I read this statement to say forget cost, scrap reason, and just give people what they want. That is a troubling approach and a weak argument. It is even more troubling when a statement by Linda Devore, regarding the Nov. 12, 2019, meeting referred to above by Grimes, comes into play. Devore said, “Of the 46 who attended the meeting, only two live in the precinct where Smith Recreation is, and only one was from the adjacent precinct. The other people live in scattered precincts all across the county.” These numbers do not line up with the tremendous interest and support argument claimed by Grimes.

Johnson and Grimes talked about not wanting voters to have to walk or take a bus to the Board of Elections to vote early. I found this interesting because of what was said about proposed weekend early voting. Devore explained that the Minority Plan called for Saturday voting on the first and third Saturdays so that workers would not work two weekends back-to-back. Grimes responded by saying: “I have been an election poll worker before I was appointed to the board. I also ran an early voting site, and I know that whether you are a regular staff member at the Board of Elections or a temporary poll worker like I was, everybody is extremely dedicated. And I understand that we have ... that we wanted to take into consideration the staffing issue, but it’s an election. I mean, we all just buckle down, put on our big girl pants, and do the 18 hours we have to do.”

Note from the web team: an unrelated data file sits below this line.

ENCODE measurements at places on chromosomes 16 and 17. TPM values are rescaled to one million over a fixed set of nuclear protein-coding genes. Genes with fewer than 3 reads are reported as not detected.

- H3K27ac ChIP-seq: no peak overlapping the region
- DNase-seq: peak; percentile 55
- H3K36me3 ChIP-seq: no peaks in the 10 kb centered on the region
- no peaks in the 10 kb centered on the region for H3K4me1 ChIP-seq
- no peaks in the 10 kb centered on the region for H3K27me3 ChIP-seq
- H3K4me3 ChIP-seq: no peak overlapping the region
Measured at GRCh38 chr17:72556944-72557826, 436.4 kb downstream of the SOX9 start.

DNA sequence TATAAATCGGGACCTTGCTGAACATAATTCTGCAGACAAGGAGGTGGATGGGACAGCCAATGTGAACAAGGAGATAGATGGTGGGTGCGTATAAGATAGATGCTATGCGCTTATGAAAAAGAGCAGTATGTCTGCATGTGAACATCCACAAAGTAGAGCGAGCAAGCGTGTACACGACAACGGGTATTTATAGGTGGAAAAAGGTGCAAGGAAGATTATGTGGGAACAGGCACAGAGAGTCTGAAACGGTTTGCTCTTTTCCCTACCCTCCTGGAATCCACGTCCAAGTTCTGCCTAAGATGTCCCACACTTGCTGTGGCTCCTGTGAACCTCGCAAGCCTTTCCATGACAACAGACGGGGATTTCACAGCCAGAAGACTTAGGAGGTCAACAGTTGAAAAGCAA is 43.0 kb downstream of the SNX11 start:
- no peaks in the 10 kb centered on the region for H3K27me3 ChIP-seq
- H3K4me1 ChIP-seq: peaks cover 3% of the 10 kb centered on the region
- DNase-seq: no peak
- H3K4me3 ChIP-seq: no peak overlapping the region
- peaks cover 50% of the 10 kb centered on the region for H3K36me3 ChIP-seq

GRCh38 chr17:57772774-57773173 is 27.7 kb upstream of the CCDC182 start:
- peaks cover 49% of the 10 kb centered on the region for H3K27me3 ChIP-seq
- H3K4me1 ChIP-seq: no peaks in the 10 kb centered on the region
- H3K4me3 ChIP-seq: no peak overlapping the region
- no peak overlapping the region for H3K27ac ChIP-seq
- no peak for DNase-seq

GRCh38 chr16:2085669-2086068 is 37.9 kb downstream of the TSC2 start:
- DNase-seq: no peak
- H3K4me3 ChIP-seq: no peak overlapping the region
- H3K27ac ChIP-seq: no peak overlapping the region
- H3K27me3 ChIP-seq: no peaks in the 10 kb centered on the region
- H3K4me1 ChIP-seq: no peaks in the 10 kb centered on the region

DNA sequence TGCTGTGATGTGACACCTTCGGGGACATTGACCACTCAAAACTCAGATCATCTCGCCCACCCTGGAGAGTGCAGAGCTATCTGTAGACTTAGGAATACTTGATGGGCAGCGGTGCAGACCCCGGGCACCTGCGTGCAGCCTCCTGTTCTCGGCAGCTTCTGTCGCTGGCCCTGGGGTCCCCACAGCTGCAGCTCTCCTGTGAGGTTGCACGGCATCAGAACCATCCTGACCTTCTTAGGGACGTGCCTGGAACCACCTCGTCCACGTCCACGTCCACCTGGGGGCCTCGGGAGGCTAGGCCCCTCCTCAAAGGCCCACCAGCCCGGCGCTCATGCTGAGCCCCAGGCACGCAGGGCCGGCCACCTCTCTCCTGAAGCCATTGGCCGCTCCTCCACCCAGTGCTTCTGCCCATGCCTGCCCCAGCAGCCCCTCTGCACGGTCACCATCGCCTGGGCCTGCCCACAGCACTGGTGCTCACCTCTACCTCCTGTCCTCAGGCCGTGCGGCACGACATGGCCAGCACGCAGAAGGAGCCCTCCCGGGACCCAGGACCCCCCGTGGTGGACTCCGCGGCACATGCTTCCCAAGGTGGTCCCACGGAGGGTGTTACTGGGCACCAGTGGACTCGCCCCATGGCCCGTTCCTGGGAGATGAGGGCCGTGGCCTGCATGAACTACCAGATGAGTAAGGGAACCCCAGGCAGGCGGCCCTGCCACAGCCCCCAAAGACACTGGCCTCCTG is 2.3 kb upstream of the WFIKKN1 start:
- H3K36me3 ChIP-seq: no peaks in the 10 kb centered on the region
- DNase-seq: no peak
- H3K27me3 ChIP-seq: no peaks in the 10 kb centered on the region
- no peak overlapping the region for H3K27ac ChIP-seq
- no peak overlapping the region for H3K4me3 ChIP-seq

So, people should not have to take a short bus ride to vote, but workers should “... put on big girl pants and ...” This sounds like very special treatment of a selected group of people.

Dr. Stella Anderson, Democratic member of the State Board, questioned Linda Devore regarding a reference Devore made during the Nov. 12 meeting to a newly revised state statute, adopted days earlier.  Anderson based her question to Devore on an article from The Fayetteville Observer titled “Vote site fight: Should early voting be held next door to Fayetteville State University?” Devore explained that her comments were mischaracterized by the Observer, which did not have a reporter at the meeting.  At the Nov. 12 meeting, Devore read the relevant section of the statute and then raised the concern about how this newly revised statute should be applied to the Smith issue. She also expressed her concern that the plan be based on what is best for the voters of the entire county.